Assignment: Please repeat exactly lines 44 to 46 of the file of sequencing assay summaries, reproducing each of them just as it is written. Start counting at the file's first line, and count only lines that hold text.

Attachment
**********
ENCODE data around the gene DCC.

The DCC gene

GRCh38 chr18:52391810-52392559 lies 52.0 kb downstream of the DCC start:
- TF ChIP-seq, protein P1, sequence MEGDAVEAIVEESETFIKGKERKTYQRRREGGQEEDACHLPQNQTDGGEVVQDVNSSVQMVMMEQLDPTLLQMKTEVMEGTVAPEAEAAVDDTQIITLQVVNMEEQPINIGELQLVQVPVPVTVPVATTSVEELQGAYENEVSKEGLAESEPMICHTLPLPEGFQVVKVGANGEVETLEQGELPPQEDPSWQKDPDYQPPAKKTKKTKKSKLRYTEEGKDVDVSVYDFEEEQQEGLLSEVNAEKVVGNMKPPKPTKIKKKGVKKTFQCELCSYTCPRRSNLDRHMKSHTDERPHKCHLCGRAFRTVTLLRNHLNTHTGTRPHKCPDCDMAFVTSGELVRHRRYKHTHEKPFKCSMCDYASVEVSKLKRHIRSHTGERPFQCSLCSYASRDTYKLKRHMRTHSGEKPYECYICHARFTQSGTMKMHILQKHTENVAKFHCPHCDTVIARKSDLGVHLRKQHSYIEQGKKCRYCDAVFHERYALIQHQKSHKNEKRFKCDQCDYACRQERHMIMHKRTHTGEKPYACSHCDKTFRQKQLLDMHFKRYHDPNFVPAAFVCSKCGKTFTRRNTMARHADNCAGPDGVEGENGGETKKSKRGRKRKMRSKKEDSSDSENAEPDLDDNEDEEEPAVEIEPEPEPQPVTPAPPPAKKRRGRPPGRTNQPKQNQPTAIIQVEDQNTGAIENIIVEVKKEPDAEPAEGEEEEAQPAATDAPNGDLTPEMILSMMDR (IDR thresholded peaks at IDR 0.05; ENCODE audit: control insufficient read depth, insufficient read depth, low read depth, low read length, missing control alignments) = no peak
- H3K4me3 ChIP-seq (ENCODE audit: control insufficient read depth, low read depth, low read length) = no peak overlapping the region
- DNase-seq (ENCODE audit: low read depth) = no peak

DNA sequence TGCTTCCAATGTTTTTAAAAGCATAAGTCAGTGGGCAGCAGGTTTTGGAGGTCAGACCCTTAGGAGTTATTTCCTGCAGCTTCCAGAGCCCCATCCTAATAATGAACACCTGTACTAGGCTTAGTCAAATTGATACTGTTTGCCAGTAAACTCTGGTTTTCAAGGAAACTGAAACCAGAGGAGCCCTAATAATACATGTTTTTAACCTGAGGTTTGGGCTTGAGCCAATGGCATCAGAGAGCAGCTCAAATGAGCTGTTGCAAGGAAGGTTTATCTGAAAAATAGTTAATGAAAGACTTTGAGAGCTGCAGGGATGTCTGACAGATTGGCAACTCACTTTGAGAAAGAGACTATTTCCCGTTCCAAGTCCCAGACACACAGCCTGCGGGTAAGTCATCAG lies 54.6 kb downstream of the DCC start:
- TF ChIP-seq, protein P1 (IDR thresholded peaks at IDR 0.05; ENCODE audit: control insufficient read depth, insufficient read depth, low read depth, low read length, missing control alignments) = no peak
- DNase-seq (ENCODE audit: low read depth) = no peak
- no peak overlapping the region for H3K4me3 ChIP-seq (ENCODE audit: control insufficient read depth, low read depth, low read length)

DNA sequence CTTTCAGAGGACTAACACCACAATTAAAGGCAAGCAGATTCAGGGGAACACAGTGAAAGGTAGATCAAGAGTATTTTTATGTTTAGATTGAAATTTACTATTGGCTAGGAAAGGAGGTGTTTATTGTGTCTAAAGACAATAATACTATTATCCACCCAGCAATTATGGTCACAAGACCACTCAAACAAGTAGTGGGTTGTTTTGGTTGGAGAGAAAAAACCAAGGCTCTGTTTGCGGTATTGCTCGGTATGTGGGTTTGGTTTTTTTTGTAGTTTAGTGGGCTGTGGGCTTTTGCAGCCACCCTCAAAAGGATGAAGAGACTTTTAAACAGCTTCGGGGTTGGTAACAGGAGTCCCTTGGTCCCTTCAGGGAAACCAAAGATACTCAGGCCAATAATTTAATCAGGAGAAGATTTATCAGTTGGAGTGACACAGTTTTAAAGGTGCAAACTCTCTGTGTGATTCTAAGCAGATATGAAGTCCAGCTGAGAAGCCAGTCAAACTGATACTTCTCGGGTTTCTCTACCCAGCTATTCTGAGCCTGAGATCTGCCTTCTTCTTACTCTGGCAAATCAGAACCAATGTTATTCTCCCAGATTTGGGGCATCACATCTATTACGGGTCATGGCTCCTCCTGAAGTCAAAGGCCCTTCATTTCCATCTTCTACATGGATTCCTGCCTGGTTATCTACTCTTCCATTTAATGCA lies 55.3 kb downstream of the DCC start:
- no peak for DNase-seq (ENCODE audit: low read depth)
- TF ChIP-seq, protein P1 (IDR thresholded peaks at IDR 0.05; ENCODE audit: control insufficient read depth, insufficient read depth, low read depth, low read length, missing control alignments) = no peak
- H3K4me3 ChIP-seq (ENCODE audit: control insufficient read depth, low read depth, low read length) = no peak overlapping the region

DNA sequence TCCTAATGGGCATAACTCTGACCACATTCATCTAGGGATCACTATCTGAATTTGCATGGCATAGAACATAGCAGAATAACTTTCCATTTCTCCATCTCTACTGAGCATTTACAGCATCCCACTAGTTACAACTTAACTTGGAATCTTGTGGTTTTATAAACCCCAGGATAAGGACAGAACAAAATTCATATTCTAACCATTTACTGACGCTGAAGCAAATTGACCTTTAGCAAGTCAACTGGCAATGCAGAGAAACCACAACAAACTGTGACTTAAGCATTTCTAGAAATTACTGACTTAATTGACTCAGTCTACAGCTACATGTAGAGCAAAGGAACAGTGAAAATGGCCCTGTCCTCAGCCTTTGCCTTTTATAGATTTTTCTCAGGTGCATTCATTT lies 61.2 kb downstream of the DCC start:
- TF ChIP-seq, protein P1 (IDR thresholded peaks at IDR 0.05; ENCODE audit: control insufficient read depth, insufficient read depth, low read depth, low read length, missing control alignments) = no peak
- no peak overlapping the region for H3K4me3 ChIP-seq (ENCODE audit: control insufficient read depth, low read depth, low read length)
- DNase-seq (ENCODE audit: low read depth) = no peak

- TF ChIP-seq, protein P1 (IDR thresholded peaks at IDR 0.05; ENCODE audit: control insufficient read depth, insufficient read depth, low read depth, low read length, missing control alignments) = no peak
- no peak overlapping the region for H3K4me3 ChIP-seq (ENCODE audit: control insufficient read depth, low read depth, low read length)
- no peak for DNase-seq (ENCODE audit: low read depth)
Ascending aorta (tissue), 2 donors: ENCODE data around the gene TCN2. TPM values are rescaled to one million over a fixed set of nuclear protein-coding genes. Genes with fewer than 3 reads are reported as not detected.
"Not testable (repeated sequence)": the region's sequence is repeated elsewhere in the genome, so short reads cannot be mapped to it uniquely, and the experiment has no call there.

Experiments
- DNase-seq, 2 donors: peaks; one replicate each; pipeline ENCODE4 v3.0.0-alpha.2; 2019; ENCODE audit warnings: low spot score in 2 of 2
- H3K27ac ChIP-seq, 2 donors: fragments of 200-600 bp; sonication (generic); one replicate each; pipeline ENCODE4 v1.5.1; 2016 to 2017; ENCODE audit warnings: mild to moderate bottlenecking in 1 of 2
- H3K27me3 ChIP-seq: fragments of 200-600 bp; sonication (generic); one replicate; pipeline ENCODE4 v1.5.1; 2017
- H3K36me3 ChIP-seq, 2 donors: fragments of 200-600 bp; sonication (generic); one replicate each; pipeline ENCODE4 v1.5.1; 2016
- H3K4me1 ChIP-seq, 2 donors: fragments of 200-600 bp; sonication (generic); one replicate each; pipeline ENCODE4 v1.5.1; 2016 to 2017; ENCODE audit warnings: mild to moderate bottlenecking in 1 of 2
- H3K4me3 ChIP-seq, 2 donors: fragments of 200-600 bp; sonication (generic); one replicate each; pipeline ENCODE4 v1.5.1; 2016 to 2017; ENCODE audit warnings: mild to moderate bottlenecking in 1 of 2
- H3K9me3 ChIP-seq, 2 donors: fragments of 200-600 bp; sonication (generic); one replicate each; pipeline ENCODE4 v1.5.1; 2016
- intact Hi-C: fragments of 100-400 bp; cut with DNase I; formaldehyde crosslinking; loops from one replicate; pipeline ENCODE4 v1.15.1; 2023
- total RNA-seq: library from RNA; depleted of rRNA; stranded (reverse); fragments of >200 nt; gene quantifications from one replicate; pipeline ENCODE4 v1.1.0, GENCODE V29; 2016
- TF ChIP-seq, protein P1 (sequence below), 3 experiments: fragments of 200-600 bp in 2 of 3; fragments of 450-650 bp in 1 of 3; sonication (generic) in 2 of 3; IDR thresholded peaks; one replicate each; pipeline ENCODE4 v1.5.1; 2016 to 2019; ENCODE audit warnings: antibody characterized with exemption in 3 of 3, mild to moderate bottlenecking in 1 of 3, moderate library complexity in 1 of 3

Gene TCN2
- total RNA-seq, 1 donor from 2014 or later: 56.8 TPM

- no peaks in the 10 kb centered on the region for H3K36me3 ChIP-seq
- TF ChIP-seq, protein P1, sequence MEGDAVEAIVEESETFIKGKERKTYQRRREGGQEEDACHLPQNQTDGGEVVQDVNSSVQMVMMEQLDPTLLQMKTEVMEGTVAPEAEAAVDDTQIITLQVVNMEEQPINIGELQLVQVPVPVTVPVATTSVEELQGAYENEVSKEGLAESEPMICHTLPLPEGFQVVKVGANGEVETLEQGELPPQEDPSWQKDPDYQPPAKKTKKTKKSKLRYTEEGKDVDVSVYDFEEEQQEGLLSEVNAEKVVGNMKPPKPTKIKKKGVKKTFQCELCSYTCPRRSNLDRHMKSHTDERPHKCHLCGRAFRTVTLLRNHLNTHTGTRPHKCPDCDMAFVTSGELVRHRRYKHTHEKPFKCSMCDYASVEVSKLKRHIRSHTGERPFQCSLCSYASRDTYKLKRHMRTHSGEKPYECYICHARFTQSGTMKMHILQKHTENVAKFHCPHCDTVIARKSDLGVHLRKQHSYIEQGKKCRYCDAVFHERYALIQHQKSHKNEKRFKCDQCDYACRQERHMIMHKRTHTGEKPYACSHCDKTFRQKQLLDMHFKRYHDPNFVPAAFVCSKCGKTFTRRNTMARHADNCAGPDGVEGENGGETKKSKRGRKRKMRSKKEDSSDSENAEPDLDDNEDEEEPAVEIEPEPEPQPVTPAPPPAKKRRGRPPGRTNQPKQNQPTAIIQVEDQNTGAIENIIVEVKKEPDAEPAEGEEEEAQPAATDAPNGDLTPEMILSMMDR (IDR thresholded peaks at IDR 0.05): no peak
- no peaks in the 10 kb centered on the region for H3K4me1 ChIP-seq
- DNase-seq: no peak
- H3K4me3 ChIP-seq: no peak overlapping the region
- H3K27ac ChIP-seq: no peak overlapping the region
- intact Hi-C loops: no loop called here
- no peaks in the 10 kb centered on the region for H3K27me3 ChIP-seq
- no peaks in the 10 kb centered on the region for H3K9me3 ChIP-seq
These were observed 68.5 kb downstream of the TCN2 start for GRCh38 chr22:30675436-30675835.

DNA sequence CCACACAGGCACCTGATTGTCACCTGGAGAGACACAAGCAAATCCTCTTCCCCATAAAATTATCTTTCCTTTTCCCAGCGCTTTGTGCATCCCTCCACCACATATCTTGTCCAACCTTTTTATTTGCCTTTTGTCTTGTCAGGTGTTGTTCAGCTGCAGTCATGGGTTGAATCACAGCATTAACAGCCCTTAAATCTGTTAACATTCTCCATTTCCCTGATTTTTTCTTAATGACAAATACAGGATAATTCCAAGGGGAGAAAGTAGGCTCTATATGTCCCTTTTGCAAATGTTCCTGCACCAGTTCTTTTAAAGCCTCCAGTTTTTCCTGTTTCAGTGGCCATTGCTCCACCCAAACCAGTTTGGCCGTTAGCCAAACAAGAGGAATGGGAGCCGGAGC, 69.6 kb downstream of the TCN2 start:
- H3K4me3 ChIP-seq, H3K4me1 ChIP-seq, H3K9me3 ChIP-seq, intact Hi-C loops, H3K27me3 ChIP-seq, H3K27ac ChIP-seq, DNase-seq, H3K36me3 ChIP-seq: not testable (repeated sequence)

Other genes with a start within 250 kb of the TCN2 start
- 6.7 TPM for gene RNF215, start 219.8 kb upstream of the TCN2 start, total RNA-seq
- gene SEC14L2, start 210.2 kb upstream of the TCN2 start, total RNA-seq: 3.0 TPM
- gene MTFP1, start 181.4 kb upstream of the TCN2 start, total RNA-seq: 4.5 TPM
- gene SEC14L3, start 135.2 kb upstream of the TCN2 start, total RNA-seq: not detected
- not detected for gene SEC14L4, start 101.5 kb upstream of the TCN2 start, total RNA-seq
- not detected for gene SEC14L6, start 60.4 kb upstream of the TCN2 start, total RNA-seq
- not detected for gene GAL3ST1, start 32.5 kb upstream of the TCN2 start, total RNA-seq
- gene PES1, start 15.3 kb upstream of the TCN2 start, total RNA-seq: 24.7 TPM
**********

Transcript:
- no peaks in the 10 kb centered on the region for H3K27me3 ChIP-seq
- no peaks in the 10 kb centered on the region for H3K9me3 ChIP-seq
These were observed 68.5 kb downstream of the TCN2 start for GRCh38 chr22:30675436-30675835.